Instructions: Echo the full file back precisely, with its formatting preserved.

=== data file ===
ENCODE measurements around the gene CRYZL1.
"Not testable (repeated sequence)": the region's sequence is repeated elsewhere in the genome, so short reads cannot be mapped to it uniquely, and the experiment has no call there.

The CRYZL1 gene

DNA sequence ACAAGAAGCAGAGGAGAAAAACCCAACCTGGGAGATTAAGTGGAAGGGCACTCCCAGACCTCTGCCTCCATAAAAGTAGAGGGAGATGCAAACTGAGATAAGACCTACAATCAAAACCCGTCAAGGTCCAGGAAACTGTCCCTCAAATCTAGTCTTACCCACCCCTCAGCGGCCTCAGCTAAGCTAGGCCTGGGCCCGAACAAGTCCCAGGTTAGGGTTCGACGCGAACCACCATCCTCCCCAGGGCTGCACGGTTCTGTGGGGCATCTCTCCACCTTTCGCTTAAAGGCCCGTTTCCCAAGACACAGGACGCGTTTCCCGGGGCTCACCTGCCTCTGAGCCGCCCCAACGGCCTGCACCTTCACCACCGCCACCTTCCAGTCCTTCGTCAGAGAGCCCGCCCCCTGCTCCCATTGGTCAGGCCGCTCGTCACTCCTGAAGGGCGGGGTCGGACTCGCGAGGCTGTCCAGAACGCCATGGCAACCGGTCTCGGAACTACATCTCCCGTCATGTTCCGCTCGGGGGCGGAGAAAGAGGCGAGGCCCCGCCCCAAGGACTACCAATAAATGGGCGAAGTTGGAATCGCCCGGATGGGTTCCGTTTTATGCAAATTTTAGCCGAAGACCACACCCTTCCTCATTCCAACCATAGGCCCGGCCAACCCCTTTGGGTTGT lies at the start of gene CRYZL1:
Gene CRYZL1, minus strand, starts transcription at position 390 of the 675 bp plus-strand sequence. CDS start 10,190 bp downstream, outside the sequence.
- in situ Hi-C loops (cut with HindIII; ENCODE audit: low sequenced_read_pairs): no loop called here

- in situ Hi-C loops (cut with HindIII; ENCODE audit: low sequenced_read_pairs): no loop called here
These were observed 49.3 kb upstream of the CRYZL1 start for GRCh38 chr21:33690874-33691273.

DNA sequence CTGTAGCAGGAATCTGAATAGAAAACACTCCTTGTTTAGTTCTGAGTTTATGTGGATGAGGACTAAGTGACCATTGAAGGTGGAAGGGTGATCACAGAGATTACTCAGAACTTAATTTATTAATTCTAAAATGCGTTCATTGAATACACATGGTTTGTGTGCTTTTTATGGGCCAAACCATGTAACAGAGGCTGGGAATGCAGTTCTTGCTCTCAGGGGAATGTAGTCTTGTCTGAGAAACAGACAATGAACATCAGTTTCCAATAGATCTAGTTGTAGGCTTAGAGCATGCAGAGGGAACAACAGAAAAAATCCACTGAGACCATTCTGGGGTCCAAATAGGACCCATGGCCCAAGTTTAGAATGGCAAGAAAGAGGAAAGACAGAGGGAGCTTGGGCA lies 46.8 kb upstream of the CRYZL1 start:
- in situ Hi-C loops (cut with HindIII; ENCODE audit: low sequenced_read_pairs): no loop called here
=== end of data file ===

ENCODE measurements around the gene CRYZL1.
"Not testable (repeated sequence)": the region's sequence is repeated elsewhere in the genome, so short reads cannot be mapped to it uniquely, and the experiment has no call there.

The CRYZL1 gene

DNA sequence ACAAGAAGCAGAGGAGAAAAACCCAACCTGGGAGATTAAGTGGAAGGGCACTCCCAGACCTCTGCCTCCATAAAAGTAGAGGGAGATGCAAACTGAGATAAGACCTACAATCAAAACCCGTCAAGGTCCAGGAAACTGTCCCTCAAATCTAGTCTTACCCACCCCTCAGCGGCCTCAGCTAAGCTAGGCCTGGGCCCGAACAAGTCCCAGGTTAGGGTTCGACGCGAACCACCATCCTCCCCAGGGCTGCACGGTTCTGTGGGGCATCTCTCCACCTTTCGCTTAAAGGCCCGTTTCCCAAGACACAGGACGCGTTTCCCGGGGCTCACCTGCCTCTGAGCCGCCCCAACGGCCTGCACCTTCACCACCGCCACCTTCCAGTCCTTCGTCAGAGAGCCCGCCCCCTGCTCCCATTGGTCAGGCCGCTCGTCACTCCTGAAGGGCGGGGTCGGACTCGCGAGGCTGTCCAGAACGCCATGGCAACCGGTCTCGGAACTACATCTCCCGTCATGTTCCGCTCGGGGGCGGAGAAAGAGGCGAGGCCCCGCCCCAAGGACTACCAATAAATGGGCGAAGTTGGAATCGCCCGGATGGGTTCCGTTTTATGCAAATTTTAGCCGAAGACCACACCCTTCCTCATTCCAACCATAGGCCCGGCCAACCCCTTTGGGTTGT lies at the start of gene CRYZL1:
Gene CRYZL1, minus strand, starts transcription at position 390 of the 675 bp plus-strand sequence. CDS start 10,190 bp downstream, outside the sequence.
- in situ Hi-C loops (cut with HindIII; ENCODE audit: low sequenced_read_pairs): no loop called here

- in situ Hi-C loops (cut with HindIII; ENCODE audit: low sequenced_read_pairs): no loop called here
These were observed 49.3 kb upstream of the CRYZL1 start for GRCh38 chr21:33690874-33691273.

DNA sequence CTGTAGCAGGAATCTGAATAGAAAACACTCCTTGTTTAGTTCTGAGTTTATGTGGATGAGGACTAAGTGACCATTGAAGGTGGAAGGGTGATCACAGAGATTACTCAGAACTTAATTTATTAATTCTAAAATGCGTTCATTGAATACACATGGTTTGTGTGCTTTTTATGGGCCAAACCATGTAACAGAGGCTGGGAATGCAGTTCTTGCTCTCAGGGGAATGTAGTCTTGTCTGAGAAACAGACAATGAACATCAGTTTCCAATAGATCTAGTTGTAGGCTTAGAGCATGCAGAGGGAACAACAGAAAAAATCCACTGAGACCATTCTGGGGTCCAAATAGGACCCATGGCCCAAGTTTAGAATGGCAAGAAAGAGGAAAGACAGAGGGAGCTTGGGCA lies 46.8 kb upstream of the CRYZL1 start:
- in situ Hi-C loops (cut with HindIII; ENCODE audit: low sequenced_read_pairs): no loop called here